The ADDIE Design Process

The ADDIE model was developed in 1975 at Florida State University and still serves as an easy, approachable model to develop learning content and learning experiences. It's a perfect base to start your work with Bitmark and Get More Brain!
The image shows the ADDIE Design Model: Analyze, Design, Develop, Implement, Evaluate
Roman Schurter
Roman Schurter
+20 years educational content creation, Community Manager and Learning Designer at Get More Brain.

The ADDIE mod­el was devel­oped in 1975 at Flori­da State Uni­ver­si­ty and still serves as an easy, approach­able mod­el to devel­op learn­ing con­tent and learn­ing expe­ri­ences.

The image shows the ADDIE Design Model: Analyze, Design, Develop, Implement, Evaluate
The ADDIE Design Mod­el

ADDIE: Analyze

In the analy­sis phase, you will iden­ti­fy and ana­lyze the needs of all stake­hold­ers: learn­ers, coach­es, orga­ni­za­tion. This stage clar­i­fies the instruc­tion­al prob­lems and the giv­en learn­ing envi­ron­ment.

Your tasks as a con­tent cre­ator and instruc­tion­al design­er:

  • Who is the audi­ence and their char­ac­ter­is­tics?
  • Iden­ti­fy the new behav­ioral out­come?
  • What types of learn­ing con­straints exist?
  • What are the deliv­ery options?
  • What are the online ped­a­gog­i­cal con­sid­er­a­tions?
  • What is the time­line for project com­ple­tion?
  • What is the knowl­edge lev­el and what knowl­edge gap will the course fill in?
  • What tasks are the learn­ers already doing, and what would the learn­ers have to do to bridge the knowl­edge gap?
  • What is the learn­ing envi­ron­ment like, and what are the con­straints in this envi­ron­ment?
  • What is the scope, time­line and cost of the project?

ADDIE: Design

The design phase should include ideas for all aspects of your learn­ing expe­ri­ence: sce­nar­ios, dia­logues, but­tons, pho­tos, col­or palettes, char­ac­ters and more. E‑learning design­ers should also give some time to con­tem­plate what the course eval­u­a­tion will look like.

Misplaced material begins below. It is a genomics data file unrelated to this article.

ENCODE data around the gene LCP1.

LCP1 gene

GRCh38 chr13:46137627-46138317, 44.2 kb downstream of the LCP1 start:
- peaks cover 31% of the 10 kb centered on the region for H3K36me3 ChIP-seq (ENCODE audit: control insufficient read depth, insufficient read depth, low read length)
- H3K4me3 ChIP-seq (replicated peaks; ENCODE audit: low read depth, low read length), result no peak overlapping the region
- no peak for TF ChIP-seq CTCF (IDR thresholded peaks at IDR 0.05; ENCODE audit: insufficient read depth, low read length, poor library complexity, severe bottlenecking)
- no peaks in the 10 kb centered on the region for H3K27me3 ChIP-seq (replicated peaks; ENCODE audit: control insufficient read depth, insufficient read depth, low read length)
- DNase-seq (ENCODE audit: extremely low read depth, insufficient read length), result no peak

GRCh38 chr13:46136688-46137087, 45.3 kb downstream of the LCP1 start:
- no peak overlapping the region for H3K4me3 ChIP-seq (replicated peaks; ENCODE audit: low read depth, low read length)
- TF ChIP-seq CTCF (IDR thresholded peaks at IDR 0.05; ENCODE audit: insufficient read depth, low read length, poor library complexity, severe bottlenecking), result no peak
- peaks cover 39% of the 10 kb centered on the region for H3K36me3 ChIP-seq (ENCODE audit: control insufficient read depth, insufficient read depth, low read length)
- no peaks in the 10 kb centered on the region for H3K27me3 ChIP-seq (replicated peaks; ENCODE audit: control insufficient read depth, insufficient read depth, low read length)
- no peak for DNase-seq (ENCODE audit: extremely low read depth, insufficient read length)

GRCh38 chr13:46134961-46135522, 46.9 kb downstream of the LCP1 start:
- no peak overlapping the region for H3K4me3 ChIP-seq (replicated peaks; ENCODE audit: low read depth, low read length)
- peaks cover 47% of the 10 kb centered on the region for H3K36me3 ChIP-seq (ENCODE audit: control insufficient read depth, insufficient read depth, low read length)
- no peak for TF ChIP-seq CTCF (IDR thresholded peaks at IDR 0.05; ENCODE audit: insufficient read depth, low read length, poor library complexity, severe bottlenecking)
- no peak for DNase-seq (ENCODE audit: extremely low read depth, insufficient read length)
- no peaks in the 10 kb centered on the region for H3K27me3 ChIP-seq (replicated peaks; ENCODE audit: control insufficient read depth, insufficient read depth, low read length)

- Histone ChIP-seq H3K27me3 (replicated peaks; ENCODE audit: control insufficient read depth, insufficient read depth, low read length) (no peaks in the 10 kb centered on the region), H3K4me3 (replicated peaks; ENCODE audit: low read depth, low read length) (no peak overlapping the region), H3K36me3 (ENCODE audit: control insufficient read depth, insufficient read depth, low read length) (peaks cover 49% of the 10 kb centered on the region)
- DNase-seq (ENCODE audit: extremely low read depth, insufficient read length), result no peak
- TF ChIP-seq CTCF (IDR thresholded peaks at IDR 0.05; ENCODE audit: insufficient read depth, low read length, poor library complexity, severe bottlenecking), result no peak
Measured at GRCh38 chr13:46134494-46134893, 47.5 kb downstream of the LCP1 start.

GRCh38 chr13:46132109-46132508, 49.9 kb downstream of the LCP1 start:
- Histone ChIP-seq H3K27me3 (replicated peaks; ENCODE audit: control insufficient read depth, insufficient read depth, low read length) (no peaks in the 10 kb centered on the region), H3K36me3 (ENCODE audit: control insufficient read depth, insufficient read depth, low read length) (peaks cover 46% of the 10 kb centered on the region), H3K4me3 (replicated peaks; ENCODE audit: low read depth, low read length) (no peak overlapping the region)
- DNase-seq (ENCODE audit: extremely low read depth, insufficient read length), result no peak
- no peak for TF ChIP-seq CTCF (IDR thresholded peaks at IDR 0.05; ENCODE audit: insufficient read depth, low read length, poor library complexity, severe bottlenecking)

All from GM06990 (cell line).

Your tasks as an instruc­tion­al design­er:

  • Doc­u­men­ta­tion of the pro­jec­t’s instruc­tion­al, visu­al and tech­ni­cal design strat­e­gy
  • Apply instruc­tion­al strate­gies accord­ing to the intend­ed behav­ioral out­comes by domain (cog­ni­tive, affec­tive, psy­chomo­tor).
  • Cre­ate sto­ry­boards
  • Design the user inter­face and user expe­ri­ence
  • Pro­to­type cre­ation
  • Apply visu­al design (graph­ic design)
  • The min­i­mum thresh­old for the learn­er to be a part of the train­ing course.
  • Learn­ing objec­tives for each task to be cov­ered in the course.
  • Deter­mine the flow and struc­ture of the learn­ing mod­ules.
  • Design an eval­u­a­tion sys­tem to assess impact and com­mit­ment.
  • Map each phase of the learn­ing mod­ule to the time­line decid­ed.

ADDIE: Develop

The devel­op­ment phase is where the devel­op­ers cre­ate and assem­ble the con­tent assets that were cre­at­ed in the design phase. Pro­gram­mers and con­tent cre­ators work to devel­op and/or inte­grate all aspects of the learn­ing expe­ri­ence. Testers per­form debug­ging pro­ce­dures.

Your tasks as an instruc­tion­al design­er:

  • Select a deliv­ery method for the learn­ing mod­ules.
  • Trans­late designs into actu­al learn­ing mate­ri­als.
  • Make sure that the learn­ing mate­r­i­al cov­ers all goals and objec­tives of the train­ing design process.
  • Cre­ate doc­u­men­ta­tion guides for train­ers, a list of aux­il­iary resources need­ed for learn­ers, etc.

ADDIE: Implement

The imple­men­ta­tion phase deter­mines how, when, and to whom your course will be dis­trib­uted. As an Instruc­tion­al design­er, your job is to make sure that all the com­po­nents of your e‑learning course are ready to go when you are called upon.

  • Dis­trib­ute the learn­ing mod­ules to the learn­ers

ADDIE: Evaluate

In the first ver­sions of the ADDIE mod­el, eval­u­a­tion was the very last step. New­er iter­a­tions sug­gest that eval­u­a­tion is an ongo­ing process, and it cer­tain­ly should not be start­ed at the end of the course devel­op­ment process. The goal here is to have some quan­tifi­able data that demon­strates the suc­cess of your course and whether it is meet­ing the learn­ing objec­tives.

Your tasks as an instruc­tion­al design­er:

  • Was the instruc­tion clear to the learn­ers?
  • Did it moti­vate the learn­ers?
  • How did it impact the learn­er and did it bridge the intend­ed knowl­edge gap?
  • What did not work in the course?
  • What can be improved?
  • How can it be done?

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